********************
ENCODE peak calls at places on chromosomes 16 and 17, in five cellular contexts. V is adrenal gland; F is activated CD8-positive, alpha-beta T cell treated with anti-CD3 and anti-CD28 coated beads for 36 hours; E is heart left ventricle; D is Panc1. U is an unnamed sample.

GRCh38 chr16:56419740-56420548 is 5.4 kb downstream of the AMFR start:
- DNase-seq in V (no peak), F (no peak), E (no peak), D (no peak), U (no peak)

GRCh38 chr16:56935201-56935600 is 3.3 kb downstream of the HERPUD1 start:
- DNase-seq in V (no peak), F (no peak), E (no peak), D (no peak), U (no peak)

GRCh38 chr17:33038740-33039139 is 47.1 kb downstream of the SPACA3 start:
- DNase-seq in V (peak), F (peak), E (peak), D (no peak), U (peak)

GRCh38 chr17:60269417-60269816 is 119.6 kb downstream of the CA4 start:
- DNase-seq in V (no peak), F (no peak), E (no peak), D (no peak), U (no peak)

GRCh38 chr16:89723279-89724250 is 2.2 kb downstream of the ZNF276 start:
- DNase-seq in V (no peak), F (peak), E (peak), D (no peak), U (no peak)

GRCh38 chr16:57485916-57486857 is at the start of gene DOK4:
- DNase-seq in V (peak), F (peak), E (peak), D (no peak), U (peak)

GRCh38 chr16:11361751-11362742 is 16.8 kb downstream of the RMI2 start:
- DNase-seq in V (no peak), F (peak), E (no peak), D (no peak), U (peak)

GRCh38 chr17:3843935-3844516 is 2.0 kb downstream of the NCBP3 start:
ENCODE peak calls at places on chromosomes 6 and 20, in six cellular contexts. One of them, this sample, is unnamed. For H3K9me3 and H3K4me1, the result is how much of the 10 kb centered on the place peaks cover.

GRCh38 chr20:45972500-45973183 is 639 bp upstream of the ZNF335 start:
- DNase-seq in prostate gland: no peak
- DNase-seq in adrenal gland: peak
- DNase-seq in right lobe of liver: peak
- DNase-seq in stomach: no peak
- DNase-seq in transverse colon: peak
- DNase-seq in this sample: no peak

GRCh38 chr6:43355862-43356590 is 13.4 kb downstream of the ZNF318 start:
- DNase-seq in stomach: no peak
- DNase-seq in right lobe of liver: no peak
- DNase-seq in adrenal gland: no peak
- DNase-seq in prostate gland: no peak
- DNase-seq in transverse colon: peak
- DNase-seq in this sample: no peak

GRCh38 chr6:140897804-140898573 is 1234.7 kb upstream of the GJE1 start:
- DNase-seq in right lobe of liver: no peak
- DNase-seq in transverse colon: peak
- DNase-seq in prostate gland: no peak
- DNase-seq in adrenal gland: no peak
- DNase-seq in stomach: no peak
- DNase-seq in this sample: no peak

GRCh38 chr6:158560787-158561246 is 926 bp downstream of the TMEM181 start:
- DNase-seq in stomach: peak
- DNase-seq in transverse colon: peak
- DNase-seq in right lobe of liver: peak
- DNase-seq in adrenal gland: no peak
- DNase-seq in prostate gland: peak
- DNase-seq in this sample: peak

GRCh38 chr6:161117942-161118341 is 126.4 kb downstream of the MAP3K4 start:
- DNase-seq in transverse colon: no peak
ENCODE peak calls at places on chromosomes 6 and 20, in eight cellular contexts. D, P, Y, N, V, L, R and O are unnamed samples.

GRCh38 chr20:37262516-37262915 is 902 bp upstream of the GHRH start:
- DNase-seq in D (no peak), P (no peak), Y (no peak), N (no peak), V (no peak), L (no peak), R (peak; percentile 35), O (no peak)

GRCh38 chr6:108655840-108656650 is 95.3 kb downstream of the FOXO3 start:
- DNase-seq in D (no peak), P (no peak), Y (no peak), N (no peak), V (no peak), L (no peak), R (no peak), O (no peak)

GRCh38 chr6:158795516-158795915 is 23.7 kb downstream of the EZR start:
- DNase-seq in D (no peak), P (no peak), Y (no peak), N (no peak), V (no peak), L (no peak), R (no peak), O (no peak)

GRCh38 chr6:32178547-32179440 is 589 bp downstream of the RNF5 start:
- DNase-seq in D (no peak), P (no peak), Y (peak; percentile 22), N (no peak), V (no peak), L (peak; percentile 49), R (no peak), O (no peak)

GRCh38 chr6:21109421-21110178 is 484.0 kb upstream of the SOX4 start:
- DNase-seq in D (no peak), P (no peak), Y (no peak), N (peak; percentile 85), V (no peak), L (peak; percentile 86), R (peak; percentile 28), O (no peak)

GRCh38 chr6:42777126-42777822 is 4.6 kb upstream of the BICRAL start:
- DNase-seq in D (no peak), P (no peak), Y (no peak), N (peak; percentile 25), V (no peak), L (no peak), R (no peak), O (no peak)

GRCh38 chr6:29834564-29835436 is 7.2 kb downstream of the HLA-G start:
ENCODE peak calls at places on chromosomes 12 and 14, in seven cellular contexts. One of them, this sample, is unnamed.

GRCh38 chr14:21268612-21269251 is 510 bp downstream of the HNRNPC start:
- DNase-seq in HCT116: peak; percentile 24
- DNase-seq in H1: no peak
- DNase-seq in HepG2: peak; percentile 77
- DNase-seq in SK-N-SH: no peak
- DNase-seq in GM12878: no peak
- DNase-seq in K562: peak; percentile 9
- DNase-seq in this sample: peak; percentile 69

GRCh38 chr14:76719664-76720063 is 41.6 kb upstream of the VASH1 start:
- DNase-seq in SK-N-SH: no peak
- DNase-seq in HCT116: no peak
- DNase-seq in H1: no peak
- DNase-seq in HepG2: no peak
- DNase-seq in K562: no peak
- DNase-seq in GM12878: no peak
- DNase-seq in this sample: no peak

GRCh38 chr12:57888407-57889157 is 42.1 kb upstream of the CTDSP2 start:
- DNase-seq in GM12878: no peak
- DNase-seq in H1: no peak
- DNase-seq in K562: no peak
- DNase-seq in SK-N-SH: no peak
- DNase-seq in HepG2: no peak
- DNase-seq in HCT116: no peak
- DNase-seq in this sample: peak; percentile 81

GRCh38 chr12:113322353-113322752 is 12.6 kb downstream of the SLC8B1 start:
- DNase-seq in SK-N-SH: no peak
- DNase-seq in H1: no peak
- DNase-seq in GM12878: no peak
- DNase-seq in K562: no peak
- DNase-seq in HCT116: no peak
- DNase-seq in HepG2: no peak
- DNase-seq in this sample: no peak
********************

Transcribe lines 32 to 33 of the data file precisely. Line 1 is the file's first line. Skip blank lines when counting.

GRCh38 chr6:140897804-140898573 is 1234.7 kb upstream of the GJE1 start:
- DNase-seq in right lobe of liver: no peak